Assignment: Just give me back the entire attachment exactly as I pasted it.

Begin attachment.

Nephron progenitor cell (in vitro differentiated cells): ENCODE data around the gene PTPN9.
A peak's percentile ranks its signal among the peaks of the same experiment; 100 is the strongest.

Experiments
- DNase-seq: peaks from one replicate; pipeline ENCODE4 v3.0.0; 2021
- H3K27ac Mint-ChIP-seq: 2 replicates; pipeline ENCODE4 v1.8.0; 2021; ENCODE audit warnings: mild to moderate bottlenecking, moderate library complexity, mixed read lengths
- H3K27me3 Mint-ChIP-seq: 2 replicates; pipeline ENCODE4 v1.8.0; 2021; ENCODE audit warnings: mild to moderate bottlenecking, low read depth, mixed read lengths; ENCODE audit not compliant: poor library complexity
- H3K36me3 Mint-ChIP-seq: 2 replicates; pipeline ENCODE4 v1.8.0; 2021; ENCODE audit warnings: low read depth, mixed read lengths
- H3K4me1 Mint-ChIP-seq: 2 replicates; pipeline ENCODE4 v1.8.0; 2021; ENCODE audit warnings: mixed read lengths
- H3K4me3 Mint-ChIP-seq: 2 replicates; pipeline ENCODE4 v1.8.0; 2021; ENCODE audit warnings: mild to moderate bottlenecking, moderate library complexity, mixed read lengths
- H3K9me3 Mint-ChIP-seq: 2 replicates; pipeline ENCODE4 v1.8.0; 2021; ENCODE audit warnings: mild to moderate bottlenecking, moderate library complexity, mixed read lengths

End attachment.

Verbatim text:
Nephron progenitor cell (in vitro differentiated cells): ENCODE data around the gene PTPN9.
A peak's percentile ranks its signal among the peaks of the same experiment; 100 is the strongest.

Experiments
- DNase-seq: peaks from one replicate; pipeline ENCODE4 v3.0.0; 2021
- H3K27ac Mint-ChIP-seq: 2 replicates; pipeline ENCODE4 v1.8.0; 2021; ENCODE audit warnings: mild to moderate bottlenecking, moderate library complexity, mixed read lengths
- H3K27me3 Mint-ChIP-seq: 2 replicates; pipeline ENCODE4 v1.8.0; 2021; ENCODE audit warnings: mild to moderate bottlenecking, low read depth, mixed read lengths; ENCODE audit not compliant: poor library complexity
- H3K36me3 Mint-ChIP-seq: 2 replicates; pipeline ENCODE4 v1.8.0; 2021; ENCODE audit warnings: low read depth, mixed read lengths
- H3K4me1 Mint-ChIP-seq: 2 replicates; pipeline ENCODE4 v1.8.0; 2021; ENCODE audit warnings: mixed read lengths
- H3K4me3 Mint-ChIP-seq: 2 replicates; pipeline ENCODE4 v1.8.0; 2021; ENCODE audit warnings: mild to moderate bottlenecking, moderate library complexity, mixed read lengths
- H3K9me3 Mint-ChIP-seq: 2 replicates; pipeline ENCODE4 v1.8.0; 2021; ENCODE audit warnings: mild to moderate bottlenecking, moderate library complexity, mixed read lengths